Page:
Fortunately, we have legal documents that govern how our dues are calculated and what we pay.  It is very difficult to change these documents. Thus the question – what is fair? Is it fair that I pay less in HOA dues than someone in a million dollar home? Is it fair that I have access to the same amenities and community property that they do? I knew what I was getting into when I bought my house – so yes, I think it is very fair. Trying to change the rules now, after I’ve bought my house – that’s not fair.

What in the world does this have to do with Workers Compensation law? Everything. You took a job with an employer. You work hard for them and they pay you a wage which may or may not be fair. You work for the same company, year after year, and then the unthinkable happens. You get injured on the job.

What is fair? Fair is an employer that does what they are supposed to do under the law. They (or their insurance company) pay you for your time out of work, they provide you with medical treatment, and they do all of this promptly so that you can get better and get back to work.

Unfortunately, all too often the employer is the million-dollar homeowner. They are completely fine using you as an employee, and as soon as you are injured and unable to work, they want to change the rules. They will either deny your claim outright, they will pay your medical bills but refuse to pay for your time out of work (forcing you to go back to work before you are physically able), or they’ll pay you, but payments will be consistently late and unpredictable.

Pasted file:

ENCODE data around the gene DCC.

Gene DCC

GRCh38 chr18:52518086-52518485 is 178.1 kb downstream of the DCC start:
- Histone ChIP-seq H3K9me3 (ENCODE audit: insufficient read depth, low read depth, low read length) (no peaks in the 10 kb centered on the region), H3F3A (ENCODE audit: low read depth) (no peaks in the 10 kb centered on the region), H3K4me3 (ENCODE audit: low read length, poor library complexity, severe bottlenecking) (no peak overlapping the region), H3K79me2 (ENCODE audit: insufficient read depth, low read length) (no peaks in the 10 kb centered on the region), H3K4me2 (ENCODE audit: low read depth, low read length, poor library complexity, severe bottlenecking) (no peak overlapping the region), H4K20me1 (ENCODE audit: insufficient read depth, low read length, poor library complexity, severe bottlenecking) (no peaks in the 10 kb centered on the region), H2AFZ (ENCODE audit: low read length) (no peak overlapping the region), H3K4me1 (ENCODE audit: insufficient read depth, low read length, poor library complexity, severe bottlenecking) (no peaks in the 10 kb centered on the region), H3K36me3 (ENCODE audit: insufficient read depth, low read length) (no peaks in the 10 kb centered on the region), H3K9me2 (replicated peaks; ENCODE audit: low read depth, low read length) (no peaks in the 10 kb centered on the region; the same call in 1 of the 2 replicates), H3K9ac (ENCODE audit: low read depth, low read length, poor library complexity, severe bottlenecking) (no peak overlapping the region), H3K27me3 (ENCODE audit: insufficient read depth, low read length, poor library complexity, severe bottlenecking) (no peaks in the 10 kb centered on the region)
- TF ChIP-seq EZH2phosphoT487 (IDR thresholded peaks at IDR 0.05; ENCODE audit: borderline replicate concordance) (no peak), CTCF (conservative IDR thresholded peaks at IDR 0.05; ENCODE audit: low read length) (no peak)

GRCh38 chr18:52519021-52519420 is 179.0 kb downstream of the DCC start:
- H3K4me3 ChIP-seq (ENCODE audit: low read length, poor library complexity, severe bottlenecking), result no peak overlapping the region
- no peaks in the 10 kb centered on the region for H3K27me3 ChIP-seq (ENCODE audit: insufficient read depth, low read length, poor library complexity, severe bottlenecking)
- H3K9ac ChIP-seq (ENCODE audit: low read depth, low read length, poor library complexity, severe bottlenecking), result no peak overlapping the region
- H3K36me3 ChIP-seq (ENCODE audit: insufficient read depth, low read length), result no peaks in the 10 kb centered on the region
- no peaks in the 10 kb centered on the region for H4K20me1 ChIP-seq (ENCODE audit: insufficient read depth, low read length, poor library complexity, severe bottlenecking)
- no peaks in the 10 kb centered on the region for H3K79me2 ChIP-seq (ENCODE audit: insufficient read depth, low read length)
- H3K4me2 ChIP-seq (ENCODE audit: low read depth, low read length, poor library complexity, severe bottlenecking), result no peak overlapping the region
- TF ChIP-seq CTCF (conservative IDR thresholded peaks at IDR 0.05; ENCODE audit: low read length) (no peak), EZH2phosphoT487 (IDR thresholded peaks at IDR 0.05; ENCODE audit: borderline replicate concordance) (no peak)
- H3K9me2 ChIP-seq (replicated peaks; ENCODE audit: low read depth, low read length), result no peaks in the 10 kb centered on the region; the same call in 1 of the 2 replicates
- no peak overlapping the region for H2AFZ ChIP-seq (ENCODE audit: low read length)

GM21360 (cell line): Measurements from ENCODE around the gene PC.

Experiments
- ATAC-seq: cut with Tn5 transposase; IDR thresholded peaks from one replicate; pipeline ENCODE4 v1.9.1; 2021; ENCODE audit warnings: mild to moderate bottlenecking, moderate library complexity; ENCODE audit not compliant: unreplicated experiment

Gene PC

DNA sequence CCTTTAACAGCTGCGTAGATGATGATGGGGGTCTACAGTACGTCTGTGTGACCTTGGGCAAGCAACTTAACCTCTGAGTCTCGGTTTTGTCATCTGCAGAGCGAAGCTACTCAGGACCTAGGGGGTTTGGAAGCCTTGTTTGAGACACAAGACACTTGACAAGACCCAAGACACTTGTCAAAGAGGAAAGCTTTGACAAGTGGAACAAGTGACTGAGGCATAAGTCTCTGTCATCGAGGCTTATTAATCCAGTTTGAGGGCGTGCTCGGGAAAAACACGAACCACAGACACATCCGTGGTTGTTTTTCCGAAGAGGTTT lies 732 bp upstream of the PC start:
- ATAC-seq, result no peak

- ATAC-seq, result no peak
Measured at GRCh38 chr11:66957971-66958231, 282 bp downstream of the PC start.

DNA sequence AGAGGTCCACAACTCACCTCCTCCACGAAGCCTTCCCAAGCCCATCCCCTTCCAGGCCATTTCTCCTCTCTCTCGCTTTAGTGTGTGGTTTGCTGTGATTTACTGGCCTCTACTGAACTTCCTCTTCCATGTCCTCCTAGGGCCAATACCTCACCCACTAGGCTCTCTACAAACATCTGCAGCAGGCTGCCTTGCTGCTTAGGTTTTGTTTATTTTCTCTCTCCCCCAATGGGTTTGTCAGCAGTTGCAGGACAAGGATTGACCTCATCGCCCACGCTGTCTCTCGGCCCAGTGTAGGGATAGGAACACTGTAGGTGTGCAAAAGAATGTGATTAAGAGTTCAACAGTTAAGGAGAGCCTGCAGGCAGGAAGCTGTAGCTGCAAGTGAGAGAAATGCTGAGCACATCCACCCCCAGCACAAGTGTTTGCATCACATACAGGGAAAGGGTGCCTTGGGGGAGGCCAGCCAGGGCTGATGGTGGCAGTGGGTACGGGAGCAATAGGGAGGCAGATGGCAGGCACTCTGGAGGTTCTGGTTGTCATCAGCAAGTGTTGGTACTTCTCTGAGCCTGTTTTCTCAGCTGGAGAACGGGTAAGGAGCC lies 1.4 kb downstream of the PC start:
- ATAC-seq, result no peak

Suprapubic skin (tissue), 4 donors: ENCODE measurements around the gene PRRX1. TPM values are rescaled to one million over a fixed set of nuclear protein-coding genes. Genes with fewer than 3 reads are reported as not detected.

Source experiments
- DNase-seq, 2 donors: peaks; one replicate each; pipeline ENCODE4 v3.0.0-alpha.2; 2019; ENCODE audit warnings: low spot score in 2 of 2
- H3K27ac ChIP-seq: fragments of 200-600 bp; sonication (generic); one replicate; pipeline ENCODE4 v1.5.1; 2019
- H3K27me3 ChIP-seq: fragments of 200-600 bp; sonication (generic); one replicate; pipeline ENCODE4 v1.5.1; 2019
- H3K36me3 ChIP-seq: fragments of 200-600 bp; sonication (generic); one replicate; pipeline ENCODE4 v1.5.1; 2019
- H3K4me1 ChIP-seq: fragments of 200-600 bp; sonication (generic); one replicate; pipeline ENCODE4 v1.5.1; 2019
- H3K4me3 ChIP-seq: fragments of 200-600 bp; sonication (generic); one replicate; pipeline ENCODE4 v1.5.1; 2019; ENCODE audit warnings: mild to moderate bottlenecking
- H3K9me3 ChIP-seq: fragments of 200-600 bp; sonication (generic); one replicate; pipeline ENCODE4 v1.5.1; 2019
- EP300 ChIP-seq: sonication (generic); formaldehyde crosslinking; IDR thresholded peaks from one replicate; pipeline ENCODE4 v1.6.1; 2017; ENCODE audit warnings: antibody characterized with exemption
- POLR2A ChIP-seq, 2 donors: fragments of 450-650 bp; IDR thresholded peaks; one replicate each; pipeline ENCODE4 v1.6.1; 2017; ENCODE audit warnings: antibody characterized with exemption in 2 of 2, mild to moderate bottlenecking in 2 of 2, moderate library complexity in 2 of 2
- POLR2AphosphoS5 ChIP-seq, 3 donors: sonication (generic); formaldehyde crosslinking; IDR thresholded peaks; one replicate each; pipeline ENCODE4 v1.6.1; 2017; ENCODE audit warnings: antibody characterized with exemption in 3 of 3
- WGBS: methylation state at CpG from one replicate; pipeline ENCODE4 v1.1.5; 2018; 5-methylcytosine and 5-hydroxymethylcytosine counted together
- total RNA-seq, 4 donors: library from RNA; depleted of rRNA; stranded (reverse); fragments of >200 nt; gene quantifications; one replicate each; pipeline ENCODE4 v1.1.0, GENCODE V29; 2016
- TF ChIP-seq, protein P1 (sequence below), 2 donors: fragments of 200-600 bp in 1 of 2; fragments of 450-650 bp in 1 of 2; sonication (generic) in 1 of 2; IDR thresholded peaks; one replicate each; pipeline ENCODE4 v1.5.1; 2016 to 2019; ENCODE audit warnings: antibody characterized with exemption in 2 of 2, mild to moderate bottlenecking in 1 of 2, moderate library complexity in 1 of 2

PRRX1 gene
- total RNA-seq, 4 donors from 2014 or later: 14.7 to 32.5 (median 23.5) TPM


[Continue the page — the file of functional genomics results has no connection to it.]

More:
I bring this up now because election season is quickly approaching. Last year, we had a tough battle with the insurance companies that tried to shred our workers’ compensation system under the guise of “getting North Carolinian’s back to work”. Fortunately, we had a Governor with veto power who was able to keep lawmakers from taking things too far. This year, the governor’s race is up for grabs. Pat McCrory is a million-dollar homeowner who wants to change the rules, make it easier for insurance companies to justify denying your claims and make it more difficult for you to prosecute your case, if you need to. Simply put – that’s not fair.

We have a good system in place. It’s a fair system. Let’s keep it that way.

 

 

Who does your nurse really work for?

In some Workers’ Comp cases in North Carolina, the case and employee will be assigned a Nurse to help coordinate benefits, schedule doctor’s appointments, and basically make sure that the medical treatment is progressing as it should.  The nurse is supposed to be employed by an independent company, such that they are not unduly influenced by the insurance companies.  Most nurses that I’ve dealt with are great to work with, and I’ve generally had very few problems. The purpose of this post is not to bitch and moan about how the rehab nurses are really working for the insurance company, however…

Today I received a call from a new nurse on a case.  The old nurse had been taken off the file – for reasons unknown to me (again, I’m not going to speculate that she was doing too good of a job for MY client, as opposed to doing what the insurance company wanted her to do).

That being said, when I returned the call, the number went straight to the insurance company, and my newly assigned nurse has an extension at the insurance company.  (Although she does “technically” work for an independent agency – for all I know her office is next door to the adjuster’s office).

So next time you (injured worker) start up a conversation with your rehab nurse about the status of your condition and your case in general, just remember who they are really working for.  Just my 2 cents for the day.  That’s all.